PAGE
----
Isn’t this odd?
This is where things get a bit murky. The ODI World cup is on a 4 year cycle. The Champions trophy was held once every two years till 2006; once the World T20 came along, and took the cricketing world by storm, it was shifted to a 4 year cycle (with the World T20 being staged every 2 years). Now, all 4 slots for international tournaments have been filled shut.
One of the complaints about the premier World Cup tournament was that it had become a bloated circus, with the initial rounds holding little interest; that the Champions trophy was held only between the top-8 ODI cricketing nations didn’t help matters either. It was weird that the less prestigious tournament had “better” cricketing contests and was “refreshing” compared to the World Cup. We don’t see these complaints in, say, tennis, do we? That a year-end tournament or Masters is better to watch compared to the Grand Slam?
With this in mind, the ICC approved the World Test Championship in 2010. Along with it, it also resolved to shorten the ODI tournament, enlarge the World T20, and have a one-day cricket league. Since the ODI format had two tournaments in the four year cycle, the Champions trophy seemed to be on the chopping block. There was a false start in 2013, but it was decided that by 2017, the World Test Championship would replace the Champions trophy.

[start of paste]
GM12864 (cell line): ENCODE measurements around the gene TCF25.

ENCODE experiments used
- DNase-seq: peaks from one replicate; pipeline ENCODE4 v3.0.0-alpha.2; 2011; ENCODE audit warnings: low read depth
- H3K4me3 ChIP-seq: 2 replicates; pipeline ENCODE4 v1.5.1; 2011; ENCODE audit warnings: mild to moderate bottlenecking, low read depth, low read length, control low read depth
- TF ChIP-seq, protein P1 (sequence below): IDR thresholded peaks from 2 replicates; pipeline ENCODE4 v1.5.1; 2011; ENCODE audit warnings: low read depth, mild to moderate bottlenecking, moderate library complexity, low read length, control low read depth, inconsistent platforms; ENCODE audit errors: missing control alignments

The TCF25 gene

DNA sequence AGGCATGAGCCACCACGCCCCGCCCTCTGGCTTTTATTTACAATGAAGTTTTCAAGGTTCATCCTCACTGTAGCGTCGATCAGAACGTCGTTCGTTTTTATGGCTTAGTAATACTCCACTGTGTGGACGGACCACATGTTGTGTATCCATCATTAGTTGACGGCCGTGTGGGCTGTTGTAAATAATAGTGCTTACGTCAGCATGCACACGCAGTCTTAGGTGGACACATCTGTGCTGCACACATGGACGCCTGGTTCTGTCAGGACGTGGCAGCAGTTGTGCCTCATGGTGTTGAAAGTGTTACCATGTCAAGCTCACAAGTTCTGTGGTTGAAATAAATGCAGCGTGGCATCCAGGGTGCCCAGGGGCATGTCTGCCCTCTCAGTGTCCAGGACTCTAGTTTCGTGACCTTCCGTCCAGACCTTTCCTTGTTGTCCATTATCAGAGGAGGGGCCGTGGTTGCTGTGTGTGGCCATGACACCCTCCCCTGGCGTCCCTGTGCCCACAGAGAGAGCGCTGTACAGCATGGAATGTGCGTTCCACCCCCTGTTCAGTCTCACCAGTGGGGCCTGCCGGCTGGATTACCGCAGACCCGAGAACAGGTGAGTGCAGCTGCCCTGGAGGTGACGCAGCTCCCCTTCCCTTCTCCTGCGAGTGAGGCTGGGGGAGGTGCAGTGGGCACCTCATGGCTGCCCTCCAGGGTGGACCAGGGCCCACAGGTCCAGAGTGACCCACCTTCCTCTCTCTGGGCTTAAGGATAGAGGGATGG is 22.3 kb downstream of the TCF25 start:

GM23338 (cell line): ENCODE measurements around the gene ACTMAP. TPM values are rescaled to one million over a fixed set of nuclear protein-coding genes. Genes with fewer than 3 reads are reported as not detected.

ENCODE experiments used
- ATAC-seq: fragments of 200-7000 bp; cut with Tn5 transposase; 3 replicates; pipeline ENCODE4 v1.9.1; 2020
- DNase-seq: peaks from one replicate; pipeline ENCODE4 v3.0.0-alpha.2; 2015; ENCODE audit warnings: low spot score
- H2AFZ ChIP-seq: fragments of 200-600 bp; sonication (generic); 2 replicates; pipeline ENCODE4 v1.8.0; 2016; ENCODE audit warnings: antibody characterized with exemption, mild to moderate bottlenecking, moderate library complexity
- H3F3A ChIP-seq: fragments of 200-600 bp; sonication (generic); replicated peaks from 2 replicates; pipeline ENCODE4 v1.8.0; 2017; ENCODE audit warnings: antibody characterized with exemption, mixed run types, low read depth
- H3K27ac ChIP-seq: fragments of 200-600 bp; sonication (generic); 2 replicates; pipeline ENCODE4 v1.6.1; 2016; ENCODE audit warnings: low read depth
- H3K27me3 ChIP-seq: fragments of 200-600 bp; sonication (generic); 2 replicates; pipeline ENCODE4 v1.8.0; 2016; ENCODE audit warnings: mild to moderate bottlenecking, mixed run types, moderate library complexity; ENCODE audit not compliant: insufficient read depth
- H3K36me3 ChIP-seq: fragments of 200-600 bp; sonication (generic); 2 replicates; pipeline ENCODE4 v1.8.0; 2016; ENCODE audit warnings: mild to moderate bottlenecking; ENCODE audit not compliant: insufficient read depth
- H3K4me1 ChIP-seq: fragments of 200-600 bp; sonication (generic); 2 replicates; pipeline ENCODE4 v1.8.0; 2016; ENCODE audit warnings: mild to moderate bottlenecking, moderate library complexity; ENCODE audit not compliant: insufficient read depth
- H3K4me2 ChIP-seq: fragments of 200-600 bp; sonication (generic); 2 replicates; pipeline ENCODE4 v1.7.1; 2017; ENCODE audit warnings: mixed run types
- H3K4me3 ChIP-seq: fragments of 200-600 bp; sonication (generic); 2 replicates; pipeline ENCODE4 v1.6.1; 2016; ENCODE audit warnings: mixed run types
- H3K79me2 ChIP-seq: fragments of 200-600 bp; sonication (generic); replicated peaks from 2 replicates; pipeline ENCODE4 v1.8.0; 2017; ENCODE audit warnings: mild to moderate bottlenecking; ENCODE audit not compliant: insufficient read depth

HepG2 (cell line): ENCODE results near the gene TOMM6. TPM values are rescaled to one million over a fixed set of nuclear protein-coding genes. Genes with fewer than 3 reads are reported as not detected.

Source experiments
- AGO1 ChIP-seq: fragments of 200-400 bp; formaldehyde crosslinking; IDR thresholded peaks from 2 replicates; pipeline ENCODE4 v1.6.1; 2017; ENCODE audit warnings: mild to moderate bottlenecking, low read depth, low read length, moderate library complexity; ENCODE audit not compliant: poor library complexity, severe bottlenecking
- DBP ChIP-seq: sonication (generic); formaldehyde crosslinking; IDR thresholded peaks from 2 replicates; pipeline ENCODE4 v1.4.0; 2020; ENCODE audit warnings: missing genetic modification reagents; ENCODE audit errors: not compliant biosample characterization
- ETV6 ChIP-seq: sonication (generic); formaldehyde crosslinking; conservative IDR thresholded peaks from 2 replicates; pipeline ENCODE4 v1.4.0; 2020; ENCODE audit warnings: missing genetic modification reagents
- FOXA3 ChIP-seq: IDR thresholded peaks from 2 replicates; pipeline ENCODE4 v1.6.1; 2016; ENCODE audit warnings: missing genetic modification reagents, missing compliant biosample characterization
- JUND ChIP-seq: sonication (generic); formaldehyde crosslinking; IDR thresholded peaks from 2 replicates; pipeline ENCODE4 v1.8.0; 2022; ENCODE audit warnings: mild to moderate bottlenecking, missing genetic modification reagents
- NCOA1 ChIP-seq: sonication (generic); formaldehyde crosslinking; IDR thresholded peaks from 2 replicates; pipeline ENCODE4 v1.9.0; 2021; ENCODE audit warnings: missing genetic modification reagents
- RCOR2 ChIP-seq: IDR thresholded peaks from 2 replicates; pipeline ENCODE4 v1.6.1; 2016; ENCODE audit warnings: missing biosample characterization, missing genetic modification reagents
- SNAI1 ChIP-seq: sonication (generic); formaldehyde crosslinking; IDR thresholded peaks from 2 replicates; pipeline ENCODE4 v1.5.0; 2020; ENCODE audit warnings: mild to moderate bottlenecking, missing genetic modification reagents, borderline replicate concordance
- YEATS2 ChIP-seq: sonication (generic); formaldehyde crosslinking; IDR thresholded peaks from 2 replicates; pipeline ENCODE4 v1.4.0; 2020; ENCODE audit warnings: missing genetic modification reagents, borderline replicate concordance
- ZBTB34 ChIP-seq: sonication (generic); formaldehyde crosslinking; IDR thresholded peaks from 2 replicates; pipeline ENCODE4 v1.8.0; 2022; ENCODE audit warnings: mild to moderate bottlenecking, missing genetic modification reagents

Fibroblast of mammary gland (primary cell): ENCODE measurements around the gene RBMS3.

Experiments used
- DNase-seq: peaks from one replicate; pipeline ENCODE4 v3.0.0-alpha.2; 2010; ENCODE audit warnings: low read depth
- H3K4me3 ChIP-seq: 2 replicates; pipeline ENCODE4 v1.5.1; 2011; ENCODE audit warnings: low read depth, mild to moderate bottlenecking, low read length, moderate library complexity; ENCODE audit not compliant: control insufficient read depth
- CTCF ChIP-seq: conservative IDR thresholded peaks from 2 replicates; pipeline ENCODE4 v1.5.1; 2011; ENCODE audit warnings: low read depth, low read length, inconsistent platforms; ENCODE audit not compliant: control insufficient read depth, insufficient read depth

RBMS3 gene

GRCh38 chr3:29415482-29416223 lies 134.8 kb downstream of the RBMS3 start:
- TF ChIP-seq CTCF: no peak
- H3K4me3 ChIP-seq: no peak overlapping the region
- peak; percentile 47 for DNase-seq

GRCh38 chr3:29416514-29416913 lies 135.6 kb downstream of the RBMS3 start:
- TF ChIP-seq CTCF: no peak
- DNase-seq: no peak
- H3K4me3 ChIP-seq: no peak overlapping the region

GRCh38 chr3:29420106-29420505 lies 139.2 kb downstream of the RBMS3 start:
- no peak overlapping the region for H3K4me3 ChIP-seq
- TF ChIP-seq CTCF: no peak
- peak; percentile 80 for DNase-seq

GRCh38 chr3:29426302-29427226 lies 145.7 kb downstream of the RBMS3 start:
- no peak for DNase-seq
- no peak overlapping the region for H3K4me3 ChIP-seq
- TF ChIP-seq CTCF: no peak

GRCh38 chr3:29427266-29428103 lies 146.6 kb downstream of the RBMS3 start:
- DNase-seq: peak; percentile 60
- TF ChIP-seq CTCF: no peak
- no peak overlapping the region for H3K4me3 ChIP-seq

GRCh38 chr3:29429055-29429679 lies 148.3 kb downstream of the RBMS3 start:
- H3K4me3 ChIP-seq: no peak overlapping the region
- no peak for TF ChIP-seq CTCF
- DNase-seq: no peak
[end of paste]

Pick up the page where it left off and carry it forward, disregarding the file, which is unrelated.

This is when things got even more interesting.
The (then last) 2013 Champions trophy was a resounding success. The numbers were bound to be good, with India winning it. The World Test Championship now ran into serious problems at the multiple levels.